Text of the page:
Hence, African people have to resist the imperialist bourgeoisie as a people. Our assumption of consolidated nationhood will function to destroy the bourgeois nation. Thus the rise of revolutionary worker nation-states destroy the material basis for the existence of nations and borders that function to distinguish and separate one people from another.

This is easier to understand when we finally realize the significance of the fact that capitalism at birth came wrapped in the skin of the racialized European nation-state. It is this reality that made impotent the Marxian assumption of communism resulting from the withering away of the European bourgeois industrialized state.

However, the fact that the European bourgeois nation-state achieves life and definition from its relationship to Africa and the oppressed peoples of the world means that our victory over imperialism, with the African working class at the helm will result in the withering away of nations. This will leave bare and make possible the withering away of the bourgeois state, which will have become historically redundant.

The African Socialist International, the practical expression of African Internationalism, uniting African workers on every continent, provides Africans and the world with the first step in the creation of a real Communist International that for the first time encompasses the enlightened participation of the vast majority of the toiling masses of the world.

Workers of the world, unite under the banner of African Internationalism!

Hosea Jaffe authored an important book, “A History of Africa,” which speaks to the impact of slavery and colonialism on the emergence of parasitic capitalism and the development of white self-consciousness and the white nation itself:

“…Before capitalist colonialism there was no Europe, only a collection of feudal, mercantile and tribal towns, farms, villages, discrete states and kingdoms vying and warring with each other, just as in Africa, but on a different property basis — that of private property in the land. Europe then was neither a concept nor a reality, at most a vague idea that Arabs — but not ‘Europeans’ — had had long ago of some place northwest of Greece. As long as Europe remained isolated from the world, there was no Europe.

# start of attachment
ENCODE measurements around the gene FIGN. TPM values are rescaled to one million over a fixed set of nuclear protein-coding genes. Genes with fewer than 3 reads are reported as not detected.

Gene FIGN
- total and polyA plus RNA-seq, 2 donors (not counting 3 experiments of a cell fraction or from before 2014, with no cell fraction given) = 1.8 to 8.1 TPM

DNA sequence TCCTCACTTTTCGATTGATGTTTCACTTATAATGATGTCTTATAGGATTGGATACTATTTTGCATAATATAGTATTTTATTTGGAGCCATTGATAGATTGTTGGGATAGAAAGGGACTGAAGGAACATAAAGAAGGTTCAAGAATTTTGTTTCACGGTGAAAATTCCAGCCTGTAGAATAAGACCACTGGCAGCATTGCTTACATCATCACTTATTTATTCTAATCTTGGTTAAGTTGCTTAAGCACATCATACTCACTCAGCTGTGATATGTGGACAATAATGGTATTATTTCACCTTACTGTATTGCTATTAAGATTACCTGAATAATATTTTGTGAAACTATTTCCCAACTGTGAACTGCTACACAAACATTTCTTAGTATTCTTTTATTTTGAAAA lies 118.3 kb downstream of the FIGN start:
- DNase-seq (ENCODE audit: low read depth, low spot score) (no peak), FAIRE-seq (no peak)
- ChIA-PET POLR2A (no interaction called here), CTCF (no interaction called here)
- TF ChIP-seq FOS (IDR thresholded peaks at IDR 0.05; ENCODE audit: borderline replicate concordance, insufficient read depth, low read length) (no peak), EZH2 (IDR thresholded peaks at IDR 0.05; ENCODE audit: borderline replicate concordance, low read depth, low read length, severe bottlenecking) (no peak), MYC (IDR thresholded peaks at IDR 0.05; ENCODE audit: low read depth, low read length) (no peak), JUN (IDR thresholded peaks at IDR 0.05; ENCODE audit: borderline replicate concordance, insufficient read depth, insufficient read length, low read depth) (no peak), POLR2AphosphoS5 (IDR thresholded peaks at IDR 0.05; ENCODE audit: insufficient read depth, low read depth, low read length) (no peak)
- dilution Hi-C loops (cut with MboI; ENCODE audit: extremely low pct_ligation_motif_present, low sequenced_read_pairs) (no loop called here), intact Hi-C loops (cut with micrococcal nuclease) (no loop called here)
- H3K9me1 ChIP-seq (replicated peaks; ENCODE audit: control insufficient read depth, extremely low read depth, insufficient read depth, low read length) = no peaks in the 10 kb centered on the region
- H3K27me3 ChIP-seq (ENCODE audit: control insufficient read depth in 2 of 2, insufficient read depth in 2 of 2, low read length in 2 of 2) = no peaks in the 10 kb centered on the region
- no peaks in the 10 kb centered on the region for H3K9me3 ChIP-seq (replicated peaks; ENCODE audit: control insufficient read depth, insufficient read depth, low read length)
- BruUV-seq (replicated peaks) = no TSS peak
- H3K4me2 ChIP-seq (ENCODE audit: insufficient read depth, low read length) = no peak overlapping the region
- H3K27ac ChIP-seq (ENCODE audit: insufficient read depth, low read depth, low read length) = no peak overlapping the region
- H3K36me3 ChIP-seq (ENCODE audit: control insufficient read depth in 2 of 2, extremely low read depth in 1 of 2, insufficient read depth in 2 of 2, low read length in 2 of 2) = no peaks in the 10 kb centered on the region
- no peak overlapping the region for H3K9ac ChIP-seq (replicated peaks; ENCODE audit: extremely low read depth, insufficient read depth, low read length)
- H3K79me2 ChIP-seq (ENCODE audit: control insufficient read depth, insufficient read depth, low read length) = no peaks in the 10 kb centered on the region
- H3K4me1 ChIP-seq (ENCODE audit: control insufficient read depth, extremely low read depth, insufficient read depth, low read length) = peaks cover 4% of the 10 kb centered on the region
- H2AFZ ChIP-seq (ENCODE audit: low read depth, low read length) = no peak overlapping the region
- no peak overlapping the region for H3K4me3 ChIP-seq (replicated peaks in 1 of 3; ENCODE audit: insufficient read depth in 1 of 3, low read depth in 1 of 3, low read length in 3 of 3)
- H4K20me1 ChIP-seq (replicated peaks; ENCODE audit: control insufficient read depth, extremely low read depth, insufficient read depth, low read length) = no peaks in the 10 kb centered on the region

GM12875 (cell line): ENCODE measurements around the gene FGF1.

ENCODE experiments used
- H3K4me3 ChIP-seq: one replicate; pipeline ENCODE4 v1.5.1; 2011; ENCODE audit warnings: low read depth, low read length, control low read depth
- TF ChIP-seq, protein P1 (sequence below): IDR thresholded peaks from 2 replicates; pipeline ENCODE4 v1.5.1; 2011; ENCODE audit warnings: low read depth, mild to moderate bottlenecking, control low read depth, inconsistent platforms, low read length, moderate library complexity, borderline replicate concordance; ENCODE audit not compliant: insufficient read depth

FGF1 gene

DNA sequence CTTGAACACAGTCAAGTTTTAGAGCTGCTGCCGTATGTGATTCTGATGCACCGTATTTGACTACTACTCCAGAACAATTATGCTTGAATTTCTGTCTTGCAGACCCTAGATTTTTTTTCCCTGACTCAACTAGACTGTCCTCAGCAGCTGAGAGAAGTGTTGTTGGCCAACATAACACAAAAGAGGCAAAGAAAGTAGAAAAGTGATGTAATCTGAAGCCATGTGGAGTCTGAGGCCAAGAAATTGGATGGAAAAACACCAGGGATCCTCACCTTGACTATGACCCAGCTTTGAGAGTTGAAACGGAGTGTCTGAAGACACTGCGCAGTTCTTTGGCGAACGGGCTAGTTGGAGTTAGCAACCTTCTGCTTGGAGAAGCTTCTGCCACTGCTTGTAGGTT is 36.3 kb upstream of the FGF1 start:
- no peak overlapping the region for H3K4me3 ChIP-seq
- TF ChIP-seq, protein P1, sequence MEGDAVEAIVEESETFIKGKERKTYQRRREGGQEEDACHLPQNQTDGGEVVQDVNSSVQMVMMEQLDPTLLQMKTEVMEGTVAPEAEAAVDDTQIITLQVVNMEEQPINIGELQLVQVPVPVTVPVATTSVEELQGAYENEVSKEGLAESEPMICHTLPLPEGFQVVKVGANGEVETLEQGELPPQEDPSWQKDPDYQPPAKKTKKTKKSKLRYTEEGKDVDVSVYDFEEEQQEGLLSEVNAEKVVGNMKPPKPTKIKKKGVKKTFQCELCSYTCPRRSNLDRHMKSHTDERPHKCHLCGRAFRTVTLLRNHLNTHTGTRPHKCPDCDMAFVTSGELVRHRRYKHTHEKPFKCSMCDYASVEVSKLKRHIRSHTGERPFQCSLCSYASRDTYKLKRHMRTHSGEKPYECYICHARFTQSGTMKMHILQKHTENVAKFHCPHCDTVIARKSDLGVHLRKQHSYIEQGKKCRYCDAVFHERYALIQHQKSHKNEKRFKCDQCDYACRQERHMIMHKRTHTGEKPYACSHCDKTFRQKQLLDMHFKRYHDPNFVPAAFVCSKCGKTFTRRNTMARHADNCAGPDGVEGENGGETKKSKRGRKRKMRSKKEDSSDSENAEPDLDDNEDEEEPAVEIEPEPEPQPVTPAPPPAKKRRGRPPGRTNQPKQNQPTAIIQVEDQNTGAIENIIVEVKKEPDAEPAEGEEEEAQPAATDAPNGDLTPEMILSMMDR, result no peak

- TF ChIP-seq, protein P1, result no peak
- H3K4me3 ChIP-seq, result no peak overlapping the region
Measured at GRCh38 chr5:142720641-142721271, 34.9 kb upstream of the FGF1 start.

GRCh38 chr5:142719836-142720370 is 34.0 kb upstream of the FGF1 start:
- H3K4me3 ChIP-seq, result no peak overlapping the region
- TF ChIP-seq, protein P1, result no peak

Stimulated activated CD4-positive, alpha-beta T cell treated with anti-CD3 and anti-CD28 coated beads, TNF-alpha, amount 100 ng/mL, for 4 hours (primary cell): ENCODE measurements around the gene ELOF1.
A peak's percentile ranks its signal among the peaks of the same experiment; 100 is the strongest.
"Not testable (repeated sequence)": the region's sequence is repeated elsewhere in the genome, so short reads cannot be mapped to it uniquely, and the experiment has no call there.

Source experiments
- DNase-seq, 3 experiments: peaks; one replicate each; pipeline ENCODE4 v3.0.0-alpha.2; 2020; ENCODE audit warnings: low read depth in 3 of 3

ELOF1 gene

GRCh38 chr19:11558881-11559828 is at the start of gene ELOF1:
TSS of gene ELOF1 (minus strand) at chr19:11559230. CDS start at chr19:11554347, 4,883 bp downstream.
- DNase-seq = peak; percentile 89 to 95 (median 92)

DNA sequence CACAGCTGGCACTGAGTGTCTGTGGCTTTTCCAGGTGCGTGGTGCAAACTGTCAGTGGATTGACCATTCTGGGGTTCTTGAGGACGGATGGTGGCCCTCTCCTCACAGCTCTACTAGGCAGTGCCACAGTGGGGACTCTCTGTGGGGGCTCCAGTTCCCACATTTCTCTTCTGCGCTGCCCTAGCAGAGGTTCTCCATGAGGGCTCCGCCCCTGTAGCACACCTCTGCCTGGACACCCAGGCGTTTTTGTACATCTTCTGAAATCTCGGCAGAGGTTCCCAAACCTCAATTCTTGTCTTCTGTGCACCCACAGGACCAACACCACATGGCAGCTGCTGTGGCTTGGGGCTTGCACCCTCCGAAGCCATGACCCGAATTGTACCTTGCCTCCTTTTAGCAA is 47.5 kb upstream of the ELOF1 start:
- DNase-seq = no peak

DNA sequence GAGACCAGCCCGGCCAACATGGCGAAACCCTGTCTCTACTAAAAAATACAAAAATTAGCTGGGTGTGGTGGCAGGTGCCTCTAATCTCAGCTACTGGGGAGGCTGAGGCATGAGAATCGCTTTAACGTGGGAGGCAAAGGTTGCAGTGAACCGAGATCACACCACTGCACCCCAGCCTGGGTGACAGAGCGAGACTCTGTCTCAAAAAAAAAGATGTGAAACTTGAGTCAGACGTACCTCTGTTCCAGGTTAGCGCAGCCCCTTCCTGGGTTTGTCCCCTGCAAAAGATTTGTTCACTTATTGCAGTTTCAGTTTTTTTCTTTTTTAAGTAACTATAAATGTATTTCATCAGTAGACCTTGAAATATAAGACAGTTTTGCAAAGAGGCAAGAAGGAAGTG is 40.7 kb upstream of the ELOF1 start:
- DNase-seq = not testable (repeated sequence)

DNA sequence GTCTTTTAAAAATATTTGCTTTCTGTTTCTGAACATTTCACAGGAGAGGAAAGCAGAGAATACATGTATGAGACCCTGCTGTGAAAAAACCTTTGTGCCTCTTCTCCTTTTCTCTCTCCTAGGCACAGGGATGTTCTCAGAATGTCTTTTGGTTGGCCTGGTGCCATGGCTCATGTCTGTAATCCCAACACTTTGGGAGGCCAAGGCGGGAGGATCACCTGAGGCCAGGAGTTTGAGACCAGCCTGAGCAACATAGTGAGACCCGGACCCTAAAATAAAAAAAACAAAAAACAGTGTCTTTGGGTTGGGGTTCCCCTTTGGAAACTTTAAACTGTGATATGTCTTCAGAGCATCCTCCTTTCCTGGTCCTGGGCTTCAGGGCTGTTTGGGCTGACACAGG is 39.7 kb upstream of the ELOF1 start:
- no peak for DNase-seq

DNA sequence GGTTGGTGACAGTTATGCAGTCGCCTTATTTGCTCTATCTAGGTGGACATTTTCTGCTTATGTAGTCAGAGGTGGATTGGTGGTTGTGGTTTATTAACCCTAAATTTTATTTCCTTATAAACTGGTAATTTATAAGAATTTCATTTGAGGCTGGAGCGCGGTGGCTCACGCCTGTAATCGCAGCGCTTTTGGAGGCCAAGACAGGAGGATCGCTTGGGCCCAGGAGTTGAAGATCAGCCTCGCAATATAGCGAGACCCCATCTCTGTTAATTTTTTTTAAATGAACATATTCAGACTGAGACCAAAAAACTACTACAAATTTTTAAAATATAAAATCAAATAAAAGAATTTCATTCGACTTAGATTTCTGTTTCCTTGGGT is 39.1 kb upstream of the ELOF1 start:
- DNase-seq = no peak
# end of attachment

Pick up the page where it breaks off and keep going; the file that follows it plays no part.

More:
“When it became connected with and dependent on, first Africa, then the Americas and finally Asia, it began to become a reality and an idea. Only when Portuguese, Spanish, French, Italian, Dutch, English, German, Danish and Swedish confronted and clashed with Africa, America and Asia did the need arise for them to consider themselves as a set, a whole, different from, hostile to and, eventually, superior to Africans [aboriginal], Americans and Asians. Colonialism gave them a common interest.”

In the following passage, Jaffe also identifies the significance of our relationship to capitalism and its historical manifestation as a united white nation-state:

“This common interest — slaving, plantations, the world market, looting, precious metals, spices and territory, markets and sources of wealth — was also the source of their conflicts among themselves. From 1500 on they had already started to quarrel and fight over the colonial booty. In these intra-European conflicts Portugal and Spain had in time to give way to Holland and France, and these in the 18th Century to Britain, while German ‘hidden colonialists,’ Calvinists, Catholics and Jews alike, steadily garnered what they could of the booty without shedding their blood or losing their own property in the process. The ‘scramble for Africa’ that led to the 1884-5 Berlin Conference had its roots in four centuries of struggles between the European powers for the division of Africa. Colonialism, the basis of European unity, was the basis also of its disunity.”